I think it’s quite common (see [[safe c++]] P51) to have a factory function creating a heap “resource”. Given it’s on heap, factory must return the object by pointer. Easy to hit memory leak. Standard solution is return by ref count smart ptr.

Q: what if I forget to destruct the obj returned?
A: I feel it’s uncommon and unnatural. (More common mistake is to forget deletion.) Often the object returned (i.e. the smart pointer object) is on the stack – no way to “forget”.

Note if a (64-bit) raw pointer variable is on the stack, then the stack unwinding will deallocate/reclaim the 64-bit, but won’t call delete on it!

Q: what if the object returned is saved as a field like myUmbrella.resource1
A: I feel this is fine because the myUmbrella object will be destructed by someone’s responsibility. That would automatically destruct the smart pointer field this->resource1.

Alternative to the ref count smart ptr, we can also return a (boost) scoped pointer. See [[safe c++]].

Q: what if factory need to return a pointer to stack?
A: I don’t think so. Pointee goes out of scope….
A: I feel most “resources” are represented by a heapy thingy. Alternatively, it’s also conceivable to hold a “permanent” resource like globally. Memory management is non-issue.



By the way, [[safe c++]] also mentions the __common__ pattern of a (non-factory) function returning a pointer to an existing object, rather than a “new SomeClass”. The challenges and solutions are different.

retreat to raw ptr from smart ptr ASAP

Raw ptr is in the fabric of C. Raw pointers interact/integrate with countless parts of the language in complex ways. Smart pointers are advertised as drop-in replacements but that advertisement may not cover all of those “interactions”:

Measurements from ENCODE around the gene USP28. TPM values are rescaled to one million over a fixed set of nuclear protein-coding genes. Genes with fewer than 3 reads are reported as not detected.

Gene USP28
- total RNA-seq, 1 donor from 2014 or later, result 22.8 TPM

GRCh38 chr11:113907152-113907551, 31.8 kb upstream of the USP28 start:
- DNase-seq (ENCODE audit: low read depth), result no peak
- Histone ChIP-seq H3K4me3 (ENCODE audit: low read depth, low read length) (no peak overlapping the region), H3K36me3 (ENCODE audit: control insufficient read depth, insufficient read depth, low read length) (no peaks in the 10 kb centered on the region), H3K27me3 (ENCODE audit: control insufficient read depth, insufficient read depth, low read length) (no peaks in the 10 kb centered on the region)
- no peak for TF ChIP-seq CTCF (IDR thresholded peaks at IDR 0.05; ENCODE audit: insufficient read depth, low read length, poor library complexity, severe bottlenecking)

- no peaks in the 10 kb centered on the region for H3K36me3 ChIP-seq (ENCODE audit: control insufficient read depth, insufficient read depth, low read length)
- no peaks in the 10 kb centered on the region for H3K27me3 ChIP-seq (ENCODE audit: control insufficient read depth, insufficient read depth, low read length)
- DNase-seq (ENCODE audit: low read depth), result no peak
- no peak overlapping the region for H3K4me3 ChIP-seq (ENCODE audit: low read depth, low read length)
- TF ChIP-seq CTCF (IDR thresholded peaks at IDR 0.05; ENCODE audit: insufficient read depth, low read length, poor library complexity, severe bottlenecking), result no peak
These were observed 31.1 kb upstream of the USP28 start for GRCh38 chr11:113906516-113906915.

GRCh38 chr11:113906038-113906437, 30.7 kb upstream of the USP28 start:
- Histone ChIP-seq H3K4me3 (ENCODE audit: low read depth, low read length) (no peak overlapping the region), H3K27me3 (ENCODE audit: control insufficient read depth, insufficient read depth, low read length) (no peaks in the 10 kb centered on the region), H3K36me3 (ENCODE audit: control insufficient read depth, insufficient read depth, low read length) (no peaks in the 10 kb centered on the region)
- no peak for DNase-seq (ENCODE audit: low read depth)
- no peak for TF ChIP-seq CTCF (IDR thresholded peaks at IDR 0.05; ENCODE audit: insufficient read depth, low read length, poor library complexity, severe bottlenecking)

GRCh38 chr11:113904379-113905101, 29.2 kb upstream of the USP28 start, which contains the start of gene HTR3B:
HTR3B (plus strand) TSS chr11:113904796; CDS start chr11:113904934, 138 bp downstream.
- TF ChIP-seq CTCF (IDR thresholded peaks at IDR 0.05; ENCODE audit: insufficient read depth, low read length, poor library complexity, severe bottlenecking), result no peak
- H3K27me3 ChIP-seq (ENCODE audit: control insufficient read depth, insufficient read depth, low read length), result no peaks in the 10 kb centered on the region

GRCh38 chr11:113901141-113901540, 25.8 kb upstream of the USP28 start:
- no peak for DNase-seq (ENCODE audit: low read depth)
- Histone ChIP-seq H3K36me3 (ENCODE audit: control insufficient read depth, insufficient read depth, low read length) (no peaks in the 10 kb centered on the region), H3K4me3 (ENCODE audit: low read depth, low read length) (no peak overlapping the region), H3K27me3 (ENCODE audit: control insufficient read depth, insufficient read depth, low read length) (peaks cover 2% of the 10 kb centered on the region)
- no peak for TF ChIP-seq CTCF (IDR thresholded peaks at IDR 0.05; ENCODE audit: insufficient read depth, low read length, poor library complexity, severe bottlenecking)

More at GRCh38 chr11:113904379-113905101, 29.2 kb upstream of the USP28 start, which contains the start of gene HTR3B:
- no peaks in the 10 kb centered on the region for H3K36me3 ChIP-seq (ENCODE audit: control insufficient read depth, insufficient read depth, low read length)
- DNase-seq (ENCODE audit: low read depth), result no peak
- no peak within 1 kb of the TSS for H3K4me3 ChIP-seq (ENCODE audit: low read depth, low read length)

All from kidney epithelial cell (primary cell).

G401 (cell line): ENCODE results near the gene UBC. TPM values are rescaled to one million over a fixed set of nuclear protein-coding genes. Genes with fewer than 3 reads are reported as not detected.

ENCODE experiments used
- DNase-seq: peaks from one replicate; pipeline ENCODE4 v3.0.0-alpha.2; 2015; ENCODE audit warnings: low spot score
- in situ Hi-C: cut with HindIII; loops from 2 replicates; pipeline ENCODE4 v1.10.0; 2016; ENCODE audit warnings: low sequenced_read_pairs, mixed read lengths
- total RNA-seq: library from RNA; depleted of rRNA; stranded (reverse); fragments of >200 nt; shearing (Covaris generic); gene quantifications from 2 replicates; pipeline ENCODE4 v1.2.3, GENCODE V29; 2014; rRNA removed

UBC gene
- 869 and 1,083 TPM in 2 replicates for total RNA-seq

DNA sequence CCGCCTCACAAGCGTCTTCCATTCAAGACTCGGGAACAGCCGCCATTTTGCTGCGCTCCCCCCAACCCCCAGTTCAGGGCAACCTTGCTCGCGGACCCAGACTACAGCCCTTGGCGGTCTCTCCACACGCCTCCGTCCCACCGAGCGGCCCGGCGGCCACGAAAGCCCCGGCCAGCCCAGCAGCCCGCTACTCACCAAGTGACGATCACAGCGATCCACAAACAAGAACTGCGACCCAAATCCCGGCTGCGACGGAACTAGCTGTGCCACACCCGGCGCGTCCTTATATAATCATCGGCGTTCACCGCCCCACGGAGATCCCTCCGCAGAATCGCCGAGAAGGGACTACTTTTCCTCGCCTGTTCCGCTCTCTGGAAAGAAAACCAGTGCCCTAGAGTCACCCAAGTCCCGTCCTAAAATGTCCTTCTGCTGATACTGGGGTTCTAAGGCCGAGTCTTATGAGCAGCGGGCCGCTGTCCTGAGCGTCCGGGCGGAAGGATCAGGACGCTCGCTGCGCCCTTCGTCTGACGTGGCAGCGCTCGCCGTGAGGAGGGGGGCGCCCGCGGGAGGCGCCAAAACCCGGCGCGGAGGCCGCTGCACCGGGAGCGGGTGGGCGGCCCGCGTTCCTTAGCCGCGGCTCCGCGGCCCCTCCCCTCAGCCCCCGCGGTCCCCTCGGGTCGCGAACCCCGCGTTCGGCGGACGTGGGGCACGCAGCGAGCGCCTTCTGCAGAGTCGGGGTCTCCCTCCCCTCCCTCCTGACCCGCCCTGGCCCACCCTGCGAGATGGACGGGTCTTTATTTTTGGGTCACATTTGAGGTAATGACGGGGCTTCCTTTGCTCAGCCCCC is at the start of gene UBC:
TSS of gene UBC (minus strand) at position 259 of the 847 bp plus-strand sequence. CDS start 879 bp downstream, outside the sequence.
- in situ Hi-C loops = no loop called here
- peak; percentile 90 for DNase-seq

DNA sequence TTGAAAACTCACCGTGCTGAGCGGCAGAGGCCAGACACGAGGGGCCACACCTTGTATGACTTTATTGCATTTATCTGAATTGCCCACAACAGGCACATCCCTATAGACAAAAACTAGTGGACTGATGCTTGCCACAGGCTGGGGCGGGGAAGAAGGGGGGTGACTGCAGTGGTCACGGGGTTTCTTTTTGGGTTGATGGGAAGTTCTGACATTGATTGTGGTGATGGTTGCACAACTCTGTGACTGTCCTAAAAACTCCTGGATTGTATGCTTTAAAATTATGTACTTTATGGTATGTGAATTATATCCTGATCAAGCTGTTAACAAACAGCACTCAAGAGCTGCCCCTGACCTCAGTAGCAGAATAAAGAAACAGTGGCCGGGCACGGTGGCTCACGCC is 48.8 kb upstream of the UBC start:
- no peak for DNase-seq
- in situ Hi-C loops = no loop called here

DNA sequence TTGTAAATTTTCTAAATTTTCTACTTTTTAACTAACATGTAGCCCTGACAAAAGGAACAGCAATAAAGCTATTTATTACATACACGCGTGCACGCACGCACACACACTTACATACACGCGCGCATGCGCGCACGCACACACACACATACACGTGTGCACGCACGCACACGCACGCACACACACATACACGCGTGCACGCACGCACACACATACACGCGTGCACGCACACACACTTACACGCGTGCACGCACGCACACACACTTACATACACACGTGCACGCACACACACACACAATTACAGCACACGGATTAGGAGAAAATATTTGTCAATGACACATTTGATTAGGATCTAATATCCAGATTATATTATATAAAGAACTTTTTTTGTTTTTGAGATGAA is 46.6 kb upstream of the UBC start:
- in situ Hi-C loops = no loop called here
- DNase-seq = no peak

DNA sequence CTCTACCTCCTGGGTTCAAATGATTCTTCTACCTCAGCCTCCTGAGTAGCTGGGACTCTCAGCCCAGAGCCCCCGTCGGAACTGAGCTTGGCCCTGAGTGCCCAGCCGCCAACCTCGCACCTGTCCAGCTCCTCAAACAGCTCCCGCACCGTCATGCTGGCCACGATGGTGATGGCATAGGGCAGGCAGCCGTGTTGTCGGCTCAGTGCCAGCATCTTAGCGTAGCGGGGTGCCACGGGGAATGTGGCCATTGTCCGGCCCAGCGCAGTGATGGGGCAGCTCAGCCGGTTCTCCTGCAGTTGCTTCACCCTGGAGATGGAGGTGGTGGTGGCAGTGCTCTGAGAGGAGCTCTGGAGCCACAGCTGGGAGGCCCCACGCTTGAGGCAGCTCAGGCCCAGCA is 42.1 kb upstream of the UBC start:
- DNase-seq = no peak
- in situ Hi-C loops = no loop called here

• double ptr
  • new/delete/free
  • ptr/ref layering
  • ptr to function
  • ptr to field
  • 2D array
  • array of ptr
  • ptr arithmetics
  • compare to NULL
  • ptr to const — smart ptr to const should be fine
  • “this” ptr
  • factory returning ptr — can it return a smart ptr?
  • address of ptr object

Personal suggestion (unconventional) — stick to the known best practices of smart ptr (such as storing them in containers). In all other situations, do not treat them as drop-in replacements but retrieve and use the raw ptr.

barebones RAII smart ptr classes

If RAII and memory management is the main purpose, I feel a better word for the class template is a “capsule class”. I feel the boost implementations are too complicated and hard to modify. Here are some small but realistic implementations

[[c++FAQ]] has a one-pager RAII capsule class.

[[safe c++]] has a 2-page-short source code for a real-world capsule. Includes both ref count and scoped versions. introduces a very simple RAII capsule. One of the simplest yet useful smart pointers. I think the entire class needs nothing but … big3 + ctor.

A few observations —

* It’s not reliable enough if the capsule ctor can throw. For RAII to provide the ironclad guarantee, the ctor of the “capsule” class (smart ptr or not) should be simple and robust, and no-throw. If the capsule is not even locked during construction, then it offers no protection no guarantee.

* (Smart pointer always needs a copy policy) It’s meaningless unless every client “goes through” the wrapper to get to the raw pointer. Raw pointer direct access is dangerous and should be completely avoided.

* It’s meaningless without the exception risk. RAII is mostly for exceptions and programmer forgetfulness.
* It’s meaningless if there’s no need for an ironclad “guarantee“.
* It’s meaningless if there’s no need for “automatic” cleanup.